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Sequim man died doing what he loved

Frederick E. "Rick" Washburn once told a friend that dying on his fishing boat in Alaska was as good a way to go as any.

That made the 72-year-old Sequim resident's sudden death from a medical condition June 8 on his fishing boat Allman Joy about 67 miles southeast of Sitka, Alaska, a little easier for his loved ones.

"He definitely did what he loved and that was the way he wanted to go. That was his love, which makes it a little bit easier to accept," said his daughter Joni Pankowski of Port Angeles.

Her father developed his love of Alaskan fishing in his early teens when he went to Ketchikan with his brother, she said.

Washburn was born in Port Gamble and grew up in Poulsbo. He lived in the Joyce area and on Blue Mountain Road before moving to Keeler Road in February 1999.

He ran the asphalt plants for Jon Shotwell, Ace Paving and Lakeside Industries and also worked on Foss tugboats.

Washburn retired at 55 and bought the Allman Joy for commercial fishing in southeast Alaska, which he did from April to September every year for the next 17 years. He held permits for

salmon and halibut fishing.

Pankowski said she got to see why he liked it so much one year when she flew up to Ketchikan and sailed to Port Angeles with him on the boat.

He always looked for

people to accompany him north in April, but she didn't trust Alaska's weather at that time of year, Pankowski said.

During that trip, Washburn stopped to tow a stalled boat into a harbor, which turned a four-hour segment of the journey into an eight-hour one.

"He was always willing to help anyone who needed it," Pankowski said. One person who did take up Washburn's offer to accompany him north was Keith Sharkey of Port Angeles.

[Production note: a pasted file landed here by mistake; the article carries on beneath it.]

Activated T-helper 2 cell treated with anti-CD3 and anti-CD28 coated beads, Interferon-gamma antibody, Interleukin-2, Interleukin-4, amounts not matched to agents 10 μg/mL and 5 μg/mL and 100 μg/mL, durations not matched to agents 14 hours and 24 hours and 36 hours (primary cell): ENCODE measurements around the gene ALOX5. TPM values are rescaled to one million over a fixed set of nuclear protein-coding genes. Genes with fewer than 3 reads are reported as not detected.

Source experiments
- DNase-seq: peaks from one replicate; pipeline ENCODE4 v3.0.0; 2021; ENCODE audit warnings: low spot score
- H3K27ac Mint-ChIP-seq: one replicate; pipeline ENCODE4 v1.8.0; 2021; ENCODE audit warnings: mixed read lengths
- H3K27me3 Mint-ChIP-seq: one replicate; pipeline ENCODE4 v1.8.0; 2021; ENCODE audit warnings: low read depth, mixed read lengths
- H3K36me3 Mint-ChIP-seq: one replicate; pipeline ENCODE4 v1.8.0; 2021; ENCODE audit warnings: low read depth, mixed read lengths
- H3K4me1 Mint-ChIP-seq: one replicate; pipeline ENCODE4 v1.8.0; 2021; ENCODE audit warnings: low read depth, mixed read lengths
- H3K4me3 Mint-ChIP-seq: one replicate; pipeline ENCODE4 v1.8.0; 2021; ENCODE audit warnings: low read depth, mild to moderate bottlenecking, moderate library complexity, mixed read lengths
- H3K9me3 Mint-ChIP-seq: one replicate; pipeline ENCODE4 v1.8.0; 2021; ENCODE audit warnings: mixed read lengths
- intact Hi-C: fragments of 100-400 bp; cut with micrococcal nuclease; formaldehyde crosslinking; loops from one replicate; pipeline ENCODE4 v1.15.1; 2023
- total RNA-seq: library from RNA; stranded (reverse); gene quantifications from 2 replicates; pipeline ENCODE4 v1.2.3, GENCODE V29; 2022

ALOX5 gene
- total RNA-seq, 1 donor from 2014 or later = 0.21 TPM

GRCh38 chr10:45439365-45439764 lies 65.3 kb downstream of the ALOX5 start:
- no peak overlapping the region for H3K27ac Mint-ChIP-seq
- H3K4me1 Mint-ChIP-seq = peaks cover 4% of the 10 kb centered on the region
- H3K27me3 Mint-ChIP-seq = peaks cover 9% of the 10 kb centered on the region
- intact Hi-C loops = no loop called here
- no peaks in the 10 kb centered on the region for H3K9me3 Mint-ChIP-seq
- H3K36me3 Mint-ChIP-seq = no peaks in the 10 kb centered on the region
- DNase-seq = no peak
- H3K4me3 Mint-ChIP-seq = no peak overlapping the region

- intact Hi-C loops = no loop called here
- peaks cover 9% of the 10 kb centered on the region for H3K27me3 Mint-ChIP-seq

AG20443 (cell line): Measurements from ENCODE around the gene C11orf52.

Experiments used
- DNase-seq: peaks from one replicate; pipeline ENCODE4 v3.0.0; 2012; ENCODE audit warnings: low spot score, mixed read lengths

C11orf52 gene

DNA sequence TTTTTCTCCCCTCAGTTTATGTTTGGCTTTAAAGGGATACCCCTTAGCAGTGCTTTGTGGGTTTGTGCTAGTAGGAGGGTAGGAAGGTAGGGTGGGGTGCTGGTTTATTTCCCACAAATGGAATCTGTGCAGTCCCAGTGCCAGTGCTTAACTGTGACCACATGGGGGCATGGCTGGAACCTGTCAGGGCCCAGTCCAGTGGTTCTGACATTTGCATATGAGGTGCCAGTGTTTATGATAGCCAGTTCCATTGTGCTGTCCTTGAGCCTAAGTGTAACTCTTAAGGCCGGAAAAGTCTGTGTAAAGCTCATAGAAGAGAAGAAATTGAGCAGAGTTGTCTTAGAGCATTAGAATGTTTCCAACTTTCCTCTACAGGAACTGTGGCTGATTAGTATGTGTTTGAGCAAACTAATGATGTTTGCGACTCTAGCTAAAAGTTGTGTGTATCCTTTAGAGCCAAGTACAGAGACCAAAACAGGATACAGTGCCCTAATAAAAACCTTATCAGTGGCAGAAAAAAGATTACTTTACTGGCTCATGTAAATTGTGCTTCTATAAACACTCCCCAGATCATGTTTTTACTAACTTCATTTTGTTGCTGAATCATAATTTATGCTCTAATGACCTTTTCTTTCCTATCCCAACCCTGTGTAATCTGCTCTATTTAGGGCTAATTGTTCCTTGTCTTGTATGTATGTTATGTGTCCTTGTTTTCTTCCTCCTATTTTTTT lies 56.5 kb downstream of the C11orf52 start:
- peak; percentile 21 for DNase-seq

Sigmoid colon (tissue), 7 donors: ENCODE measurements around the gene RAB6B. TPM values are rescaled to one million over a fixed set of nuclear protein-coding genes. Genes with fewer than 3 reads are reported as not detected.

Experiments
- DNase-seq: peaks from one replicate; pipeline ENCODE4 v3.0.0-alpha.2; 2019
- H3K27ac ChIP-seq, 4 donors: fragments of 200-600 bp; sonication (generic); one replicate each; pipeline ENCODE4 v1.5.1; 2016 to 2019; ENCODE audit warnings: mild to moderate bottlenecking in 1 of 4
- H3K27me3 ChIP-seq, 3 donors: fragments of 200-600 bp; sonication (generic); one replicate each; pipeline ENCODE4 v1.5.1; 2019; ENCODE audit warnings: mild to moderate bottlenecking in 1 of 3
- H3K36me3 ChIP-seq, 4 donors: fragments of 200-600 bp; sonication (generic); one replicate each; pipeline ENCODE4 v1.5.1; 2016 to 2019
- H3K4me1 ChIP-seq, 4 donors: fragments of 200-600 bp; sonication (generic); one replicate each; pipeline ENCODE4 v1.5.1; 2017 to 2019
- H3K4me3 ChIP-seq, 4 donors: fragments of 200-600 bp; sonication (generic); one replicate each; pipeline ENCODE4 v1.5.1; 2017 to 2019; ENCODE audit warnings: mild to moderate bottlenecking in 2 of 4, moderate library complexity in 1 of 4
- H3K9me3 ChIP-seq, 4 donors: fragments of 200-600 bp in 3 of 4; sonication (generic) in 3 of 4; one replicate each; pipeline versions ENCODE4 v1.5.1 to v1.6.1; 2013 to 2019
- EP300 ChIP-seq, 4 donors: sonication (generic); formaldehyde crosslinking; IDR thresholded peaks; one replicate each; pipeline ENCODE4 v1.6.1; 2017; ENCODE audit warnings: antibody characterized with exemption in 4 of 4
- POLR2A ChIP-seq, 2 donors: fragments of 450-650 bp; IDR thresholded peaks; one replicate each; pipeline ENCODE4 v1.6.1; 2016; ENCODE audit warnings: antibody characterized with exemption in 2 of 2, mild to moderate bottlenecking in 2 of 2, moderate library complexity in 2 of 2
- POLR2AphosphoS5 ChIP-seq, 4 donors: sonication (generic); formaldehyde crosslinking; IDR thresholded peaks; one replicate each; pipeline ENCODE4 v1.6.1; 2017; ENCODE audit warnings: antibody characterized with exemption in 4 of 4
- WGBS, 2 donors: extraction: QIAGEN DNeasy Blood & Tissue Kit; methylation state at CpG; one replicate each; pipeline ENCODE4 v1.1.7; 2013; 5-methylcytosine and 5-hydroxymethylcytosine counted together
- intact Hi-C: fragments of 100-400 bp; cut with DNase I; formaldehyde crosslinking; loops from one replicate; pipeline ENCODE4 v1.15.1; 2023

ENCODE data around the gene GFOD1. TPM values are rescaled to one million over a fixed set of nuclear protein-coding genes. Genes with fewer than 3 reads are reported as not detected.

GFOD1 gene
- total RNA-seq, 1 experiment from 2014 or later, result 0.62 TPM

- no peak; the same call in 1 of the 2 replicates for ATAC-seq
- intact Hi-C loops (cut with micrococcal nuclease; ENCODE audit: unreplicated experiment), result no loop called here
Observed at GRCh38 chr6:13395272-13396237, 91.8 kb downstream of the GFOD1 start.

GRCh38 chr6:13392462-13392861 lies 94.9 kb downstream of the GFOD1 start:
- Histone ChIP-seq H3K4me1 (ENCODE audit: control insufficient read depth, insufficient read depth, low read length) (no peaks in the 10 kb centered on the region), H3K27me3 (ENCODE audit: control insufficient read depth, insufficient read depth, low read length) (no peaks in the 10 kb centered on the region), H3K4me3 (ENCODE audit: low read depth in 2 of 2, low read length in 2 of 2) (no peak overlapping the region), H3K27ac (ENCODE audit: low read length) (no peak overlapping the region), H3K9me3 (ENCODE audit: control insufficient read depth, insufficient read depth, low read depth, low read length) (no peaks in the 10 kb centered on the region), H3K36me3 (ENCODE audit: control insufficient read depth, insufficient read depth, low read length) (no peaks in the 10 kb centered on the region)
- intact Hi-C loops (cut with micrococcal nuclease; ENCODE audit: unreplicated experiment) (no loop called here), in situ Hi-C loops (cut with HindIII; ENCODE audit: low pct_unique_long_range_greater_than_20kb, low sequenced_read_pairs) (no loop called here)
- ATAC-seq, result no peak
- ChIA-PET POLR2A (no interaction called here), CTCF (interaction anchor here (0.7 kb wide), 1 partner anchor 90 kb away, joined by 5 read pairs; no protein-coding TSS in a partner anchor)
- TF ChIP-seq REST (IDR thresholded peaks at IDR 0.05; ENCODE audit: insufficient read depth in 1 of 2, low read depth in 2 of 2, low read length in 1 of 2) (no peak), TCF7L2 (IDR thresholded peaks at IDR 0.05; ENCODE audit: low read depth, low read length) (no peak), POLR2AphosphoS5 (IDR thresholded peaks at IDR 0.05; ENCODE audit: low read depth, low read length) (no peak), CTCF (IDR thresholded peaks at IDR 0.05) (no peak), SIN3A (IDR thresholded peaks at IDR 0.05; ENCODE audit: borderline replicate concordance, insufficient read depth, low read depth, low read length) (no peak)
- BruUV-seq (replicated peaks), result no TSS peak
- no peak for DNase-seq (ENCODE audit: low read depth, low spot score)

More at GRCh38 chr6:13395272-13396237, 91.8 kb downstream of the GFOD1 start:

The two met at the Port Angeles Gun Club. Sharkey was interested in fishing but never had been to Alaska.

So in April 2006, he spent 16 days with Washburn on his boat traveling to Alaska, then flew back to Seattle.

Although it was described in press reports as a 36-footer, the Allman Joy actually was only 27 feet, which some-

times made for an interesting trip, Sharkey said.

The commercial fishing was supposed to supplement his retirement income, but Washburn did it because he loved the fishing - the money was secondary, Sharkey said.

"He was a happy go lucky, good-hearted soul who made his living with his hands. He was easy going and likable, with a good sense of humor," Sharkey said.

"We talked about the dangers and risks of being alone on the boat. He willingly accepted those risks and said, 'It's as good a way to go as any.'"

"Although those of us who knew him are saddened by his passing, we know he died doing what he loved," Sharkey said.

Washburn's survivors include Cynthia (Cindi) Christman of Port Orchard, Randall (Randy) Washburn of Port Angeles, Jolene (Jodi) Washburn of Poulsbo, Joni Pankowski of Port Angeles and Shelly Nordstrom of Poulsbo as well as 15 grandchildren and one great-grandchild.

Reach Brian Gawley at bgawley@sequimgazette.com.



A memorial service for Frederick "Rick" Washburn is set for 2 p.m. Sunday, June 21, at John Wayne Marina, 2577 West Sequim Bay Road in Sequim.



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